Can Help Your Family’s Next Generation

In some states, if the cause of death is uncertain, the medical examiner may require an autopsy to be performed. But, in many states, the decision will rest with your family. That means unless you make written, legally binding arrangements ensuring your decision is carried out, your next of kin could change their minds about the procedure.
In matters concerning health care and the end of life, you should fill out an Advanced Health Care Directive or Health Care Power of Attorney in accordance with the specific requirements of your state. That is the best way to ensure that your wishes regarding your remains are carried out.
The results of your autopsy are usually released automatically to your doctor. They will not necessarily be released to your family members or their doctors unless you’ve made those arrangements in advance.
It might be easiest to designate one person to request a copy of the report, and then give them the responsibility of making sure each of your children, grandchildren, nieces and nephews, or whomever you choose receives a copy.

Allaying Concerns
Should Be on Your Radar Screen

The loss of a loved one is a particularly difficult time. And, you don’t want to add to the pain of your family’s grief by making them uncomfortable.
Medical Radar
You can soothe their concerns in advance by discussing the benefits of procedure. The pathologists who perform autopsies understand the sensitive nature of their work and complete their task with dignity and respect.
You can also take into consideration any concerns your loved ones have about the handling of your body. Relay any specific wishes regarding the autopsy procedure in the legal documents you prepare beforehand.
Finally, your family may be concerned that your wish for an autopsy will interfere with funeral preparations. That almost never happens. The doctors involved will work hard to make sure everything is complete before the funeral. And, having an autopsy will not prevent an open-casket service if that is your wish.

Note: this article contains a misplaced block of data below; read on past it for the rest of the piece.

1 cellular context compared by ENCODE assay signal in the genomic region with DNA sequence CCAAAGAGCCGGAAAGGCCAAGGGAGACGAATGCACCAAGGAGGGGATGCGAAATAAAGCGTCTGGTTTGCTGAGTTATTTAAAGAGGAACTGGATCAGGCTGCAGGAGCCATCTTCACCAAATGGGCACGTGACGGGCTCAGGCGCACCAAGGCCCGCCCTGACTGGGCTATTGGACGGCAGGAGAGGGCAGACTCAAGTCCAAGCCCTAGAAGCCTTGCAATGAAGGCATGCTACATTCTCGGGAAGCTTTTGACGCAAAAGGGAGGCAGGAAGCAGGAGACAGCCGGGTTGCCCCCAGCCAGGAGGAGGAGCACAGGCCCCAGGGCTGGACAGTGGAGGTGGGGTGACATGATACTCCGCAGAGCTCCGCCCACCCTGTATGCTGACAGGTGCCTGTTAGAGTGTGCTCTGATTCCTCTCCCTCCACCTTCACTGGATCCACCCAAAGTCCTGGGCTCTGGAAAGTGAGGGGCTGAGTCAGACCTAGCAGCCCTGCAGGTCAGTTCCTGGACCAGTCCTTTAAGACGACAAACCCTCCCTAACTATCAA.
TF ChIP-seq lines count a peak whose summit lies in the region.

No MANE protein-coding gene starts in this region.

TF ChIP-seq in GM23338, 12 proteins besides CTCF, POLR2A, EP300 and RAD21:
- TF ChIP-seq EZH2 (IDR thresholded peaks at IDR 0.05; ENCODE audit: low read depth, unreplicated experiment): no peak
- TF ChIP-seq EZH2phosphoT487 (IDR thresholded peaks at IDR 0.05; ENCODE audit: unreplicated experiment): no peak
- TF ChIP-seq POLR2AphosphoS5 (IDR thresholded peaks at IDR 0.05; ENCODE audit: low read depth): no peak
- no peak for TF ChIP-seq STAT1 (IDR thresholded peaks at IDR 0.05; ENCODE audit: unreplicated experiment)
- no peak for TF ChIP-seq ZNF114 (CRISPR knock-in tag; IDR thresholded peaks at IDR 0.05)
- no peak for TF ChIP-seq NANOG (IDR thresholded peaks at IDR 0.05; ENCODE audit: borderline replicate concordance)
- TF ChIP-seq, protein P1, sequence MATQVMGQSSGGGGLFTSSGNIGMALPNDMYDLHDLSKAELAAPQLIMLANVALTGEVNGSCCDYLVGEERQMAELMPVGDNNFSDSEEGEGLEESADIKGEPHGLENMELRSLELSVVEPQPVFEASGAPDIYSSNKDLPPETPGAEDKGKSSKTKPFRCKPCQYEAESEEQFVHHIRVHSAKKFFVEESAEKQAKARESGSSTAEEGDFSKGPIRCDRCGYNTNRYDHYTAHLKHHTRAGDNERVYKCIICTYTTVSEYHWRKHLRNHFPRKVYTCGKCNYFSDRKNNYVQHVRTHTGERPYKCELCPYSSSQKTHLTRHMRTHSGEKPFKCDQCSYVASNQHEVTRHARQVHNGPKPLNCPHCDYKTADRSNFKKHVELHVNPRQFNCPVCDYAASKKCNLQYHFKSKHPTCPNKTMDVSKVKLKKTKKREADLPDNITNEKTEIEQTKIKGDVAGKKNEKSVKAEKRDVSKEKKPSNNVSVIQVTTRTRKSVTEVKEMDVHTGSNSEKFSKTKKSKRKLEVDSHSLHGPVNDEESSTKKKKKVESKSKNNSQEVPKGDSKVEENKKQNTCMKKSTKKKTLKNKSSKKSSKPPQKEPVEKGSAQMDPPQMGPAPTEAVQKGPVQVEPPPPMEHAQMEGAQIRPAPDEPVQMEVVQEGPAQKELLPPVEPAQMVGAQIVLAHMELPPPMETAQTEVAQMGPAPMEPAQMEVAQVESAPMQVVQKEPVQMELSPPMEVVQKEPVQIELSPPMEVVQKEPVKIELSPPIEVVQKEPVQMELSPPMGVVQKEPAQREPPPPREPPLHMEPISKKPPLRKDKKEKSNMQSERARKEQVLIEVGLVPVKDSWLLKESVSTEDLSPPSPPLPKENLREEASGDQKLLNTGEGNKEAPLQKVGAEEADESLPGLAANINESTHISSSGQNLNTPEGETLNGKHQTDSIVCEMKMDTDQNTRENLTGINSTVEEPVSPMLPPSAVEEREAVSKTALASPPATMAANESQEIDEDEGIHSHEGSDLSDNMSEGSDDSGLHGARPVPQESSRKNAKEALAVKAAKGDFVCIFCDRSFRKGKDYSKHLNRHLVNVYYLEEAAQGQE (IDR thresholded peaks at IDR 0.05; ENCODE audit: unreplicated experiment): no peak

These Arrangements
Need to Be Smoothed Out in Advance

Electing to have an autopsy performed upon your death is a difficult and delicate decision.
“This has the potential to upset your family, but it also has the potential to benefit them greatly.”
They can share the knowledge they gain with their doctors. This can help inform plans for preventative medicine and treatment programs for specific conditions that do develop. It can also help your loved ones make better decisions about the type and level of health insurance they need. Those decisions can protect their financial futures as well as their health.
I recommend that you at least consider the option and discuss it with your loved ones. It may be that your final gift to your children and grandchildren is the gift of better health and greater peace of mind. Who knows, some of the elders in your family might well be game to this approach.
If you implement this idea, you will have a legacy far better than money to be proud of – because you can continue to protect the health of your grandkids when they reach the later years of their life and we are all long gone.
Just a thought to pass throughout your family.